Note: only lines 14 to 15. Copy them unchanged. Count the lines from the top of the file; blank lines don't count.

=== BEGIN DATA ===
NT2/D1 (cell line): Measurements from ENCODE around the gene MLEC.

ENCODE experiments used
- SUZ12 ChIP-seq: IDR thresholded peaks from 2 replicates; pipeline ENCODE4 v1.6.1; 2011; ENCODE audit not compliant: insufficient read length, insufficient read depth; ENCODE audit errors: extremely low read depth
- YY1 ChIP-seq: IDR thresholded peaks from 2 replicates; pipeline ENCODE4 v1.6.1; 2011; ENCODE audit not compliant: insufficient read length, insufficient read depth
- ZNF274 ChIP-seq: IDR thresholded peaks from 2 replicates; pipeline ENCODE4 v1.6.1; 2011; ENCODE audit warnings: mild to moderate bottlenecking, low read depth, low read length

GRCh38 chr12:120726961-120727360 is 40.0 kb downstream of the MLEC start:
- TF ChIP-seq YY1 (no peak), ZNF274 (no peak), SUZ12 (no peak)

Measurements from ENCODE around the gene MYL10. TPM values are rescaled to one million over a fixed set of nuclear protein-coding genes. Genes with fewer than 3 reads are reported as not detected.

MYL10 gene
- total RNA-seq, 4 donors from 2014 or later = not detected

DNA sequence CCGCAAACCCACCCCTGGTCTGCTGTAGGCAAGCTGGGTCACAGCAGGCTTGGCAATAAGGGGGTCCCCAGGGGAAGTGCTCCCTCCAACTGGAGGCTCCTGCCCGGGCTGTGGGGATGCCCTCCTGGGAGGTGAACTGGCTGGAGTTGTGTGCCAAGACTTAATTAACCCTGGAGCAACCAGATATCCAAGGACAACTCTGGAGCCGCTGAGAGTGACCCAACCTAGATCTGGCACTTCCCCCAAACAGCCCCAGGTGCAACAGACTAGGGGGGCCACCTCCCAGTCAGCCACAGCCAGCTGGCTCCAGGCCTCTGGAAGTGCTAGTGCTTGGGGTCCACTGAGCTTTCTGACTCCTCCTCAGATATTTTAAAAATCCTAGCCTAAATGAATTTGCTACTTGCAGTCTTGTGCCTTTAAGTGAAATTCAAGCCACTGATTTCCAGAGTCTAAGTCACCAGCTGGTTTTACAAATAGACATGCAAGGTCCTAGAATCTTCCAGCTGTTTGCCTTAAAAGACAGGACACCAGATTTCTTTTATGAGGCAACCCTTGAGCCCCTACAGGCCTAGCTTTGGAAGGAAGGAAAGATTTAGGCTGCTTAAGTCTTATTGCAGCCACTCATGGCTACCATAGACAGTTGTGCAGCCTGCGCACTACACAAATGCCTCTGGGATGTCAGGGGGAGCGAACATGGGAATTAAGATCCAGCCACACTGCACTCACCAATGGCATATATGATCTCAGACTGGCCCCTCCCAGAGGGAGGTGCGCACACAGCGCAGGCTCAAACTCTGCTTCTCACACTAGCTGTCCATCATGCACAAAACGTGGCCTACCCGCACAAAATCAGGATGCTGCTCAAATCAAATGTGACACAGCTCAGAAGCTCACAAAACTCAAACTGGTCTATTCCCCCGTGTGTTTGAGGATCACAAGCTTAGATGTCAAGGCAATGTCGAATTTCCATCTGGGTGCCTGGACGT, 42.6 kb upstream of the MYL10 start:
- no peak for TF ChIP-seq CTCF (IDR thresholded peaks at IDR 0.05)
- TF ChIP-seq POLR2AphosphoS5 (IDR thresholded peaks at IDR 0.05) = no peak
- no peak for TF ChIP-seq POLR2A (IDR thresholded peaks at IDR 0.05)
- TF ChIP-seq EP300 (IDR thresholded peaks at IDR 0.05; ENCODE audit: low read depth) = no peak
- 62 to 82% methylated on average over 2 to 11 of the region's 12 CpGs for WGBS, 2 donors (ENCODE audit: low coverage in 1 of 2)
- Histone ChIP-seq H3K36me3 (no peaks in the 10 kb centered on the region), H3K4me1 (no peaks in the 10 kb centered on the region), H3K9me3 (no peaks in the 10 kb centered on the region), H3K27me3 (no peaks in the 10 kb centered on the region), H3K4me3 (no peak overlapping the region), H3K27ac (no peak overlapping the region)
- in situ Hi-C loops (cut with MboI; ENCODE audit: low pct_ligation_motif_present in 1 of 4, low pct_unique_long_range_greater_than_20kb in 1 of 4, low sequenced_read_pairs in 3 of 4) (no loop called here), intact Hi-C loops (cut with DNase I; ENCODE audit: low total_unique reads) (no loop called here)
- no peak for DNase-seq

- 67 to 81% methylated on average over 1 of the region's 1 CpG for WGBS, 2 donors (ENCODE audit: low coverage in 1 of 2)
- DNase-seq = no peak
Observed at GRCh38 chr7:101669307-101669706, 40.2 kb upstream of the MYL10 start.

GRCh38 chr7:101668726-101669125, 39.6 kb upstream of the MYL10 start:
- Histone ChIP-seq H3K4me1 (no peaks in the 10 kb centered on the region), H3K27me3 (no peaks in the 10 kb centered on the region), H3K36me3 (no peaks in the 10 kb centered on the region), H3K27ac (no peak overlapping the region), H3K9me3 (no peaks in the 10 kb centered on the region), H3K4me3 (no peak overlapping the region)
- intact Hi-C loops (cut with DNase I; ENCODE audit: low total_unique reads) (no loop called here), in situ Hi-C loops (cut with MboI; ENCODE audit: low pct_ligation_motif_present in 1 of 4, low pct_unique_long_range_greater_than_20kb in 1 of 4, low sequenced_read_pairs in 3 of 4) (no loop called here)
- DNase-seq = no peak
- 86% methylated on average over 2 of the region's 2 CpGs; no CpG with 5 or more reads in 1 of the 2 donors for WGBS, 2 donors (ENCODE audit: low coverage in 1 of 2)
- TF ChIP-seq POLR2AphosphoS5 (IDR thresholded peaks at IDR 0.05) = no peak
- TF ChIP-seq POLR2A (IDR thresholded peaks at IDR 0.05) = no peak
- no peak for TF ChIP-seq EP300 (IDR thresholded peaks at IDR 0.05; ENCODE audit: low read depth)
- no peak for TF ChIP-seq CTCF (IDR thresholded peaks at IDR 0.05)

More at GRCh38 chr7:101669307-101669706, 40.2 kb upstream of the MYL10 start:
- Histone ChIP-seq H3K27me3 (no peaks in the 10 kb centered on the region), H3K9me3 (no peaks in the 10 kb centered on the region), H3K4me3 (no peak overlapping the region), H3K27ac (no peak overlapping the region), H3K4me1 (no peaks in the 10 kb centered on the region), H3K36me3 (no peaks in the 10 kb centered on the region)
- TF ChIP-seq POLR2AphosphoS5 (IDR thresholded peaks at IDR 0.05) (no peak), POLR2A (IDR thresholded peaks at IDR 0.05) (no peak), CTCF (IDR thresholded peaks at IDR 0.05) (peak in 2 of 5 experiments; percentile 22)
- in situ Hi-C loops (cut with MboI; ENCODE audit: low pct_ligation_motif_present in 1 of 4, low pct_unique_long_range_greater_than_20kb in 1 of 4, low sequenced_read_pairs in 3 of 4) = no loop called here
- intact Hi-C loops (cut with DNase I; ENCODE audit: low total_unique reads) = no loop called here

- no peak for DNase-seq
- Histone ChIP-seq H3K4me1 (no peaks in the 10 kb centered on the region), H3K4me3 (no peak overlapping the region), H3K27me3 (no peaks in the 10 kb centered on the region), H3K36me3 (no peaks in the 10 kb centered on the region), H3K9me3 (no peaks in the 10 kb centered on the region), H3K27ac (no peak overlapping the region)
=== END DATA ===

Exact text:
- no peak for TF ChIP-seq POLR2A (IDR thresholded peaks at IDR 0.05)
- TF ChIP-seq EP300 (IDR thresholded peaks at IDR 0.05; ENCODE audit: low read depth) = no peak